20. #12 Expert

Nov 30, 2010
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Current into a capacitor causes voltage to rise. That's what happens to a mosfet gate which is secretly nothing but a capacitor, as far as input current is concerned.
Of course a mosfet can be operated in the linear range or as a hard switch, just as a bipolar transistor can. It's just less convenient to do linear with a mosfet because of the gate voltage cost. Let's look at a very different mosfet.

This one is a, "logic level" type. The front page rating is 4.5 Vgs for, "on" and 10 Vgs for 3.5 milliohms. Then we go straight to the graphs to get a better feel for those numbers. Figure 3: This one is done turning on at 4 volts with a quick pulse rating of 130 amps. That is usually a useless number for us amateurs, so go to Fig. 12 and see Rds dropping like a rock between 3 volts and 4 volts. You're in the 5 to 7 milliohm range at 4 volts. If you go to 6 volts, you can promise 5 milliohms at operating temperatures. Still, the curve keeps curving!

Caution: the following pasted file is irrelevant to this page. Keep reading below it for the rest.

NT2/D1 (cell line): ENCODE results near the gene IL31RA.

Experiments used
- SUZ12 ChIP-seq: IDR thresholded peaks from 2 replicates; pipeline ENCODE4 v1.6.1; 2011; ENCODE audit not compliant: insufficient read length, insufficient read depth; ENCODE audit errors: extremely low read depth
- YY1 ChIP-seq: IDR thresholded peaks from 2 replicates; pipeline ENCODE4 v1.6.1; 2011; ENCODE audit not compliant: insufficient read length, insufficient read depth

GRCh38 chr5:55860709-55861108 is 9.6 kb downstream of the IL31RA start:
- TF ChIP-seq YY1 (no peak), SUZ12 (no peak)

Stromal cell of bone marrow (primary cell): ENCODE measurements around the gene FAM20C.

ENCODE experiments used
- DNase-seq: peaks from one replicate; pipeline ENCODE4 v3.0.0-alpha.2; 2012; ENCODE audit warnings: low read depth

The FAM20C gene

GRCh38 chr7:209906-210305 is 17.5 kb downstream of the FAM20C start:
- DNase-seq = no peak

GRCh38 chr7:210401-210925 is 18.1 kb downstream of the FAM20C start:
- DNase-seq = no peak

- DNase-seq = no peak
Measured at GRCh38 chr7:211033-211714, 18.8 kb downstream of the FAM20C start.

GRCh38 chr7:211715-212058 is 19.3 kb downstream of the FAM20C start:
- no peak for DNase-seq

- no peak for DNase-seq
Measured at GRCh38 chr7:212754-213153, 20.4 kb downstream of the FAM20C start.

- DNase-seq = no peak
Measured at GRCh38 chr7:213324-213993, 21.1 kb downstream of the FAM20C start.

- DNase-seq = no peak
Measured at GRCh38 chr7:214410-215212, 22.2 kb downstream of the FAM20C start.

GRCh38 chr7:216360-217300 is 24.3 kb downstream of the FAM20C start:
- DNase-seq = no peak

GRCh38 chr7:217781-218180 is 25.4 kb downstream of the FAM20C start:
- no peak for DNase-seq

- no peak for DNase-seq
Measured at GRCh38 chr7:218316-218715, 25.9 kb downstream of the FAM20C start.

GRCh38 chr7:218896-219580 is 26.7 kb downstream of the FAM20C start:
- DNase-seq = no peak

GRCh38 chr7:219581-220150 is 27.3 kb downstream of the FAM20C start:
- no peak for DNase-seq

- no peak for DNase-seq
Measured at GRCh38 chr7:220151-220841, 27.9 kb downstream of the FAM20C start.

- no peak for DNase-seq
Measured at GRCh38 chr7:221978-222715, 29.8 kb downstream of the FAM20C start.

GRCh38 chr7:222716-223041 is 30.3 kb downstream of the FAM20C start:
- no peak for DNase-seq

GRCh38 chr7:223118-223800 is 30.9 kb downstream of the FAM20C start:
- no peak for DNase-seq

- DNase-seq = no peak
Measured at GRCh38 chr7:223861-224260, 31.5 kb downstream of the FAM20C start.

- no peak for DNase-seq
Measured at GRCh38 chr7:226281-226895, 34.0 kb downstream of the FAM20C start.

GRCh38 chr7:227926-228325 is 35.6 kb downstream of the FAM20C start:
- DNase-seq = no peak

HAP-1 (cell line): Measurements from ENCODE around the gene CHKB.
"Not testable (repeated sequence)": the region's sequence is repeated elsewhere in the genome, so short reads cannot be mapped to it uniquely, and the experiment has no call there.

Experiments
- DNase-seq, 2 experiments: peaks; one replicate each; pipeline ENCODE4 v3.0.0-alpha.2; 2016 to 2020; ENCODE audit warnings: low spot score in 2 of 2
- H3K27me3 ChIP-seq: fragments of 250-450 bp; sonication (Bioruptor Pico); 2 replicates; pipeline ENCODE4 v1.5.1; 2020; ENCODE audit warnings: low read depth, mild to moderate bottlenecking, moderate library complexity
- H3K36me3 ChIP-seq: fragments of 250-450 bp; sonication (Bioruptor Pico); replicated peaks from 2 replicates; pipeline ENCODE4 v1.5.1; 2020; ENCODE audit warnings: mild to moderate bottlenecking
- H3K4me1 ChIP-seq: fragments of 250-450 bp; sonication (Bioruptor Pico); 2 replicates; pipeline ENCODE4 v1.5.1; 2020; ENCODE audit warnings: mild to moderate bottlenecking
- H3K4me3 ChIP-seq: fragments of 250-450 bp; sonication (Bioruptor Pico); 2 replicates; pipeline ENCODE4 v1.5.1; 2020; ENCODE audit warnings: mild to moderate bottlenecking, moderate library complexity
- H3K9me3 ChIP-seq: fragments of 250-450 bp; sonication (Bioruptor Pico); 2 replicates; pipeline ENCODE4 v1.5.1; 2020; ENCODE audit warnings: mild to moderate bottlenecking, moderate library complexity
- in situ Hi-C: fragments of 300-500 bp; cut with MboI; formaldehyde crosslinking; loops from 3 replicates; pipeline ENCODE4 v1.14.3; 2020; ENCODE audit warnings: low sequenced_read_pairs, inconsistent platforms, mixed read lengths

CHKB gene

What do you call, "completely on" when the curve never stops curving?
It depends on the amount of current you need.
Let's try 7 milliohms @ 4 Vgs and 125C and (first page) 50 C/Watt temperature gain.
Limit is 150C, room temp is 25C so 125C/50 = 2.5 watts.
P=I^2R
2.5W/.oo7 = 357
square root it for 18.9 amps
and, from E=IR we have .132 volts from drain to source.
Look at Fig. 8
We just about hit the dotted line on the left edge.

Let's go looking for trouble with Fig. 12.
Suppose your gate is rising through 3 volts and you have 20 milliohms.
2.5 watts/.02 ohms is = I^2
Current limit is 11.1 amps and Vds is .22V
Look at Fig. 8 again. We're in the middle of a safe area but we've calculated a limit.
That graph can only be true with a heat sink.
That's where you get into trouble and that's why you want to get out of the switching range as quickly as possible.

Bipolar transistor graphs are considerate enough to tell the SAO at DC.
This mosfet datasheet wants to play, "pulses only".
You can see that you really have to dig to get the information out of this data.
The best I can do is drag you through the process so you see that, "on" is related to your needs for current.

• irf8734N-MOS30V_logiclevel.pdf
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Last edited: Feb 3, 2015